Socrates is such an important figure in the root history of modernity that he is almost easy to overlook; his example seems by now almost cliché, too obvious. But we can’t lose sight of how original and phosphorescent he was in the history of human evolution. He dared those around him to question their lives, to take nothing for granted, to accept no authority but that of their own mind. “The unexamined life is not worth living”. It is hard to truly capture how radical this statement was in 5th century Greece. It was alien, otherworldly. What the hell was this guy talking about? It didn’t make sense. The gods were the source of authority, or leaders, or tyranny and brute force, but- myself? Radical. Socrates was put to death for this rabble rousing, which is understandable enough. Power doesn’t like being challenged today, and it didn’t like it much then either. Socrates called into question everything, no foundation of the ancient Greek world was left standing. But it was more than that. The human being was starting to light up from within. It was the light of reason and the birth of autonomous man.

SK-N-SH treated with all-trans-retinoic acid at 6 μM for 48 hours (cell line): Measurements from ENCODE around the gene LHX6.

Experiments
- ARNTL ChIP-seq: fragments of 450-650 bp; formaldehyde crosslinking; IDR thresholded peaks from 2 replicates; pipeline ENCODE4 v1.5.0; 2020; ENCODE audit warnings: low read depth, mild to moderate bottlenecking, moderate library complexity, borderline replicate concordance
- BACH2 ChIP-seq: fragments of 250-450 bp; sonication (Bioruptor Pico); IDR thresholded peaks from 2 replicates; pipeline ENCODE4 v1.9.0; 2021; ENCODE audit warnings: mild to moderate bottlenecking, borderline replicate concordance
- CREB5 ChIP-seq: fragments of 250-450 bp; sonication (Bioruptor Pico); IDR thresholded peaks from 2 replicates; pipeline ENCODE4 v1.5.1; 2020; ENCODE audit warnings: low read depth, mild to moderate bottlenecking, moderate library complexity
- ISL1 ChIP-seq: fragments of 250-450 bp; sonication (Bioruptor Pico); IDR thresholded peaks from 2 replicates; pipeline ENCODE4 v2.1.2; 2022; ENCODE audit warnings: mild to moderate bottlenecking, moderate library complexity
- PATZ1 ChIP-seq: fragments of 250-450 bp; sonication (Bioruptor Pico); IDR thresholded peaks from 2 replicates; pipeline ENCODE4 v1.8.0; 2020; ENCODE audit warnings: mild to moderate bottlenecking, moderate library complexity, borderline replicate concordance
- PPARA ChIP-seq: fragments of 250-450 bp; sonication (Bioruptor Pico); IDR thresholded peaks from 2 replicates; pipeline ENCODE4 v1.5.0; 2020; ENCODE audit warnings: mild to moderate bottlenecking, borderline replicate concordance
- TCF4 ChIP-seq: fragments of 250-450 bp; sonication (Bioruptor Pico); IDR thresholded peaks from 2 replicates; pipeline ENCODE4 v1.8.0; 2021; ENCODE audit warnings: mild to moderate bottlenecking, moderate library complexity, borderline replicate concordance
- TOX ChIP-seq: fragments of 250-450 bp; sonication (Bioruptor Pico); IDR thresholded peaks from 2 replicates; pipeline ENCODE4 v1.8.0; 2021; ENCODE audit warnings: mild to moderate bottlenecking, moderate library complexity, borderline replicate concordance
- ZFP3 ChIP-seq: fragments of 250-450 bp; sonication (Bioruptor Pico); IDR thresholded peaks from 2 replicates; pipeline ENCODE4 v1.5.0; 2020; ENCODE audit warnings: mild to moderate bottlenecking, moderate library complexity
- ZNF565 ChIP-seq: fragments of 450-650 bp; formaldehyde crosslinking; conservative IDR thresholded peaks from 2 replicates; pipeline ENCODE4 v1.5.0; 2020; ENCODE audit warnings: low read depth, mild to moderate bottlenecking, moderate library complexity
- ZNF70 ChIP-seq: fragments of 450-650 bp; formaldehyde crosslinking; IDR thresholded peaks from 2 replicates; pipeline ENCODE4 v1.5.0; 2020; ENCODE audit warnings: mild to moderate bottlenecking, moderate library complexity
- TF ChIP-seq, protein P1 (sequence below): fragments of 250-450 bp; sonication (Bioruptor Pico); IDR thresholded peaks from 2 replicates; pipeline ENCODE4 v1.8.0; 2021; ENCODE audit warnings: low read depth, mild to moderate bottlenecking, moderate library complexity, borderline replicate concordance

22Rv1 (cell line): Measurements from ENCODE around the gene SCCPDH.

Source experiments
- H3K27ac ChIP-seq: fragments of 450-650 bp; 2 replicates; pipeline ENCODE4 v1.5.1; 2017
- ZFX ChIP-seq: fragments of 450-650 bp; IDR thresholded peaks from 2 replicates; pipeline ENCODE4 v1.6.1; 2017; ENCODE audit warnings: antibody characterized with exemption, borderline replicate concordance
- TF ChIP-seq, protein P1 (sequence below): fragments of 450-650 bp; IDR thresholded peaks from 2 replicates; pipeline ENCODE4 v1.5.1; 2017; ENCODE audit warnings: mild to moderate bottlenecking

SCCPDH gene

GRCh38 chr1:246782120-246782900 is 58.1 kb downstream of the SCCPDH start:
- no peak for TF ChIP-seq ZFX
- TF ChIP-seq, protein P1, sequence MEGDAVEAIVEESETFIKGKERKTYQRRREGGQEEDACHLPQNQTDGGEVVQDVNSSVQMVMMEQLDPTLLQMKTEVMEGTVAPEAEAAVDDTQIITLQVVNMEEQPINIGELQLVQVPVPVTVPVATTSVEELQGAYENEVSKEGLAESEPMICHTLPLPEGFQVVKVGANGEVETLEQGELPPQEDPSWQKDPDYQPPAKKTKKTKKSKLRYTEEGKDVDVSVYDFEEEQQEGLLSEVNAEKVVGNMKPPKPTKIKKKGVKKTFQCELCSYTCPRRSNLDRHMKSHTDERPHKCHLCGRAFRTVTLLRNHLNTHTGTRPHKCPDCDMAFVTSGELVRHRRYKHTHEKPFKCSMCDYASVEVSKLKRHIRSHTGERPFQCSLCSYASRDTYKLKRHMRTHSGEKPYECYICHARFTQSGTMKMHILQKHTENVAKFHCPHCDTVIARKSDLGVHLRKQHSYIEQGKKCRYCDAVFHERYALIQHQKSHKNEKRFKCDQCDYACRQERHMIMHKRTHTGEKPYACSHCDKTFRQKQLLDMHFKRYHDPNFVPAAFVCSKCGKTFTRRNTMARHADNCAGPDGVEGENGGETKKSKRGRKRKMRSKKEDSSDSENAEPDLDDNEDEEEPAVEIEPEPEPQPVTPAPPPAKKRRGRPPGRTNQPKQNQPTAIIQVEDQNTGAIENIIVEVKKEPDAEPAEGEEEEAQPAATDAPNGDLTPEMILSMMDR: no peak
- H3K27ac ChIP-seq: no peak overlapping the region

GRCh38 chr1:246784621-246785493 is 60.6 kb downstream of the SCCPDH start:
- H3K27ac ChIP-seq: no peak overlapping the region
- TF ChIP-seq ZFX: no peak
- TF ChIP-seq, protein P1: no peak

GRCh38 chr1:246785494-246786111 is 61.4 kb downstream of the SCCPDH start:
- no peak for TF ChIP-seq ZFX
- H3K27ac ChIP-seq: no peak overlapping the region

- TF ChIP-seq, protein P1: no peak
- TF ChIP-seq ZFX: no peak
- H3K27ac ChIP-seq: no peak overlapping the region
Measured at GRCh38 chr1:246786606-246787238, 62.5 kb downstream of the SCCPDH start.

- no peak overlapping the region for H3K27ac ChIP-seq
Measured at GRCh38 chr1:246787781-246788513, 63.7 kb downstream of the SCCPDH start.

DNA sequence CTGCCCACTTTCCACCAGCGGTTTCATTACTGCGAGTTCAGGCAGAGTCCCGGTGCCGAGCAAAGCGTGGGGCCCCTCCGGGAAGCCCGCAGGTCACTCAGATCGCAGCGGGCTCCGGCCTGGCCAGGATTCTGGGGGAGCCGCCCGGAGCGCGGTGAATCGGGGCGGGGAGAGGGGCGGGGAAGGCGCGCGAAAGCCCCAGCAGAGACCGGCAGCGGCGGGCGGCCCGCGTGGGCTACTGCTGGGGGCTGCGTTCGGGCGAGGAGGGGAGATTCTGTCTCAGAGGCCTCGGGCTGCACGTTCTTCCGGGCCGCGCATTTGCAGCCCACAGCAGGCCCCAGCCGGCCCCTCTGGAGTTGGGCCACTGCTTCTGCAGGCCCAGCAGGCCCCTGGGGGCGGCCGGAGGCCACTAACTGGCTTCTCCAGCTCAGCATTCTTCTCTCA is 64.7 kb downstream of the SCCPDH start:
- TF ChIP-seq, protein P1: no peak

After Socrates’ time a crazy flourishing of the potentials of the human mind would erupt in the ancient Greek world- math, music, philosophy, drama, tragedy, geometry and more. Something had come forth into time, a mutation in the human animal had taken place. And it was Socrates’ bravery and courage that helped this new thing stick. At his trial he was asked to retract his teachings in order to save his life. Go fuck yourself, was his answer. Socrates taunted the jury, saying that he should get free dinners for life for his service to the city of Athens. He believed in the type of life he led, the life of thinking for yourself, and he was willing to die for this value. This act has remained a potent symbol through the ages. It contains too much truth, too much energy and vigor to ever really die. A line was crossed. It would only be a matter of time before this luminescence would stage a comeback, try again, erupt once more. And it did. We live in that world.